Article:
Phase Ib Study of High-dose Intermittent Afatinib in Patients With Advanced Solid Tumors Academic Article uri icon

abstract

  • BACKGROUND:The present phase Ib study assessed the maximum tolerated dose (MTD), safety, pharmacokinetics, and antitumor activity of high-dose intermittent (HDI) afatinib monotherapy for patients with advanced solid tumors. The planned focus was patients with epidermal growth factor receptor (EGFR) T790M+ non-small-cell lung cancer (NSCLC). MATERIALS AND METHODS:Eligible patients had histologically confirmed advanced solid tumors that were unsuitable for, or unresponsive to, standard therapy. The study used a 3+3 design with a starting dose of 90 mg/d for 3 days every 14 days (28-day cycles) and incremental dose escalations to 200 mg/d. RESULTS:Thirty-five patients (18 with NSCLC) were treated (6 at 90 mg; 3 at 120 mg; 9 at 150 mg; 11 at 160 mg; and 6 at 200 mg). One patient in the 90-mg cohort (grade 3 rash) and 2 patients in the 200-mg cohort (grade 3 diarrhea; grade 3 mucositis) experienced a dose-limiting toxicity. The MTD was 160 mg. The most common treatment-related adverse events were diarrhea (total, 88.6%; grade 3, 14.3%), rash/acne (total, 62.9%; grade 3, 2.9%), and fatigue (total, 40.0; grade 3, 0%). The maximum afatinib plasma concentration at the MTD was 313 ng/mL, exceeding the in vitro IC50 (inhibitor concentration decreased by one half) range for T790M inhibition. The trough levels suggested no systematic change in afatinib plasma concentrations during long-term treatment at this dosing schedule. Of the 13 T790M+ NSCLC patients, 1 achieved an objective response (7.7%). CONCLUSION:HDI afatinib was feasible and tolerable and could potentially be further explored for NSCLC indications, including patients with central nervous system disease, rare EGFR mutations, or T790M+ NSCLC intolerant of third-generation EGFR tyrosine kinase inhibitors.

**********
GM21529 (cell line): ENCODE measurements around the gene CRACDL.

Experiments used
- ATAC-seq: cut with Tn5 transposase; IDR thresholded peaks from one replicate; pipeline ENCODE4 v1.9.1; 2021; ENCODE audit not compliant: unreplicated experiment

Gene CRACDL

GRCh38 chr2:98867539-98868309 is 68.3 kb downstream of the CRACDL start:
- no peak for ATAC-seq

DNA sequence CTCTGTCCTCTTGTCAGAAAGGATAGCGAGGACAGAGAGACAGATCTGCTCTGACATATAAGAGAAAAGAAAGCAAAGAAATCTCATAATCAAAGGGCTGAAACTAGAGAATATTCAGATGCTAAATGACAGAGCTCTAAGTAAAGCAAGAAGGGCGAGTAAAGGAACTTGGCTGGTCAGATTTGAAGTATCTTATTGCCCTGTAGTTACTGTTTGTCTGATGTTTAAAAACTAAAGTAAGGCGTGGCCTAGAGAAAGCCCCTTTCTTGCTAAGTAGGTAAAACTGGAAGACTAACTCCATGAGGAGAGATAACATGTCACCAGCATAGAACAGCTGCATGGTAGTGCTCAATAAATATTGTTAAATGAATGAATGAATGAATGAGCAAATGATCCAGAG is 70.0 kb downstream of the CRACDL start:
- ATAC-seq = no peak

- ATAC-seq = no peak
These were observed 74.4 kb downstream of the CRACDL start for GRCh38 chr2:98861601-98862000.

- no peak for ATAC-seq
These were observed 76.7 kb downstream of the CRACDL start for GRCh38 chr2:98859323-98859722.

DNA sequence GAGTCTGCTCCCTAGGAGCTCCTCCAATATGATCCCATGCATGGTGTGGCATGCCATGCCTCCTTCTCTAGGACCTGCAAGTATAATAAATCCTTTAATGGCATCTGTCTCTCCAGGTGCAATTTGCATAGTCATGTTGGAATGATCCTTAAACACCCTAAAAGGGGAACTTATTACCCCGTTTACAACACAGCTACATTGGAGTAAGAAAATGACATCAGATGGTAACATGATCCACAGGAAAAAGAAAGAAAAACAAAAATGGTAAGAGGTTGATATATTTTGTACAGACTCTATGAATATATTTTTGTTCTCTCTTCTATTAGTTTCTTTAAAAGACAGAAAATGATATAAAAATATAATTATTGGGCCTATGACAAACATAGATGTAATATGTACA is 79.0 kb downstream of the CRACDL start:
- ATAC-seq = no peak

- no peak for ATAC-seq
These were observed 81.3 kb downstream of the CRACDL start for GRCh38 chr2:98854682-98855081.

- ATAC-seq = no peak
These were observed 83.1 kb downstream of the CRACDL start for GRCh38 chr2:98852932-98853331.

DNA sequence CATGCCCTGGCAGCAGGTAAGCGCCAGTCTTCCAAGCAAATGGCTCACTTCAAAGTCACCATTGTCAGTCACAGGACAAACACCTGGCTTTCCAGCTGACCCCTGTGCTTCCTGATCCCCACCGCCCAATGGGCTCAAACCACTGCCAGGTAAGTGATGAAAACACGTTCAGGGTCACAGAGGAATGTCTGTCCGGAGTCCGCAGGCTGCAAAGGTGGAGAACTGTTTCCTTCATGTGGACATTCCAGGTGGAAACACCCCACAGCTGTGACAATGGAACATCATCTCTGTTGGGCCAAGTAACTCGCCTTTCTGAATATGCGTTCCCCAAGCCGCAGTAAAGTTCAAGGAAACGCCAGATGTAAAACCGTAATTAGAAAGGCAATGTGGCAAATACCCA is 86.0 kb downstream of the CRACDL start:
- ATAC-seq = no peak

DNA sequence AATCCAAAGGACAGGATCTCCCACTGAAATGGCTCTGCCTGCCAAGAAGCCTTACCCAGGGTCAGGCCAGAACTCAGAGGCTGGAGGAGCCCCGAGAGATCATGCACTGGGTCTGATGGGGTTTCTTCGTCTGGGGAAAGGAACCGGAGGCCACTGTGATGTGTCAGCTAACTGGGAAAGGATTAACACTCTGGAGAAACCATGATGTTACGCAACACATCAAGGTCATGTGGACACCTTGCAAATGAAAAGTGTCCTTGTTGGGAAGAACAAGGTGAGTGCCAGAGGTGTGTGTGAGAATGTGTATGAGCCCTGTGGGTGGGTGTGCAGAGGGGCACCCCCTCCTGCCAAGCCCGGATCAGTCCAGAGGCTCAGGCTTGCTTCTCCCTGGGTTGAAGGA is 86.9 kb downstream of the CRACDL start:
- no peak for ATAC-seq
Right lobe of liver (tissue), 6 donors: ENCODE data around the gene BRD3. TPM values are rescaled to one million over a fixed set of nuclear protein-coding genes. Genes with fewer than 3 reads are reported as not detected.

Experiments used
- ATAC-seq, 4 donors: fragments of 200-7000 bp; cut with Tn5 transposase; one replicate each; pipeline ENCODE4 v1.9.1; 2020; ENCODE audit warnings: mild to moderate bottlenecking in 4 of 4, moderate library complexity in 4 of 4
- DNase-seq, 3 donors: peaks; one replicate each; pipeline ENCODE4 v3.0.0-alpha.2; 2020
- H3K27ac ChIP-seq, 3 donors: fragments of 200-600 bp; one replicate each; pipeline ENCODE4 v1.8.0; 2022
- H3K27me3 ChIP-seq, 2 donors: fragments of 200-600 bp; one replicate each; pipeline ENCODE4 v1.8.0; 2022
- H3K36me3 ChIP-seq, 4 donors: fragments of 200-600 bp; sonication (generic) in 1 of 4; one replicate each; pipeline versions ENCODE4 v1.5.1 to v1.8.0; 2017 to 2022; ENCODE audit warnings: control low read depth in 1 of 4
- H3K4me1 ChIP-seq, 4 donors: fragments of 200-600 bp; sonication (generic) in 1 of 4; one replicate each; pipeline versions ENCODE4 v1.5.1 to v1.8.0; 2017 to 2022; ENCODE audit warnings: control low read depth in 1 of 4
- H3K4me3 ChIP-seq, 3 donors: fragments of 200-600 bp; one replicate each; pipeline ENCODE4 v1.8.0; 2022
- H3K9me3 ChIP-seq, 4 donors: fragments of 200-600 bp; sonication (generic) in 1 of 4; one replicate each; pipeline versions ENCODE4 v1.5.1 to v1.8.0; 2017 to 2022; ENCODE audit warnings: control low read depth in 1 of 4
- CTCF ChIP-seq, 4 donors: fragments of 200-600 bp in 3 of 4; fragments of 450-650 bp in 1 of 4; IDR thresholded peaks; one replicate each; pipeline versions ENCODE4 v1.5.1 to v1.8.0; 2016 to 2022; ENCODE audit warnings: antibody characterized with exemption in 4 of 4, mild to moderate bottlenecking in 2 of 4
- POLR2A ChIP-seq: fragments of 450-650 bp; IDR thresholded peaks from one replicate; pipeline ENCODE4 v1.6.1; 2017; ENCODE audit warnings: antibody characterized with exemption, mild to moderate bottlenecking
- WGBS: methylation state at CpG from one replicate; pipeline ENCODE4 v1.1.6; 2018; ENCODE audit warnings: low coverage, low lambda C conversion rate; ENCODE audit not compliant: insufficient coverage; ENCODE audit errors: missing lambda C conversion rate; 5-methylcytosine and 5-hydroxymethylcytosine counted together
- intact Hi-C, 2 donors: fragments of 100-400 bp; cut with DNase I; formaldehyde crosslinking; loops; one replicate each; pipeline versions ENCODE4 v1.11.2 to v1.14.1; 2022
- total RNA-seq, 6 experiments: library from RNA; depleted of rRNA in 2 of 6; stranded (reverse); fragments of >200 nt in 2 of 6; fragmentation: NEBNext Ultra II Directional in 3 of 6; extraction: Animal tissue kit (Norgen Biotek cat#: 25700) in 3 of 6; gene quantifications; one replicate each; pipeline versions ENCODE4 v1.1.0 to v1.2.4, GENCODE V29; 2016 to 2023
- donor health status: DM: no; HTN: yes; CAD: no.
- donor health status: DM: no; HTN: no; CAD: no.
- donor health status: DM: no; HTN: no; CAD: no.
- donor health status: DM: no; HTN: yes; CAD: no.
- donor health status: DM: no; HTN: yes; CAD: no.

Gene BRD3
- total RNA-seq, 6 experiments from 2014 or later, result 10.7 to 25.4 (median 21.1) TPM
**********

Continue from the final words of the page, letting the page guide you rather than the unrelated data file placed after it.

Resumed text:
authors

  • Camidge, DR
  • Sequist, LV
  • Jänne, PA
  • Weickhardt, Andrew
  • Dowling, ES
  • Alicea, J
  • Fan, J
  • Oxnard, GR

publication date

  • 2018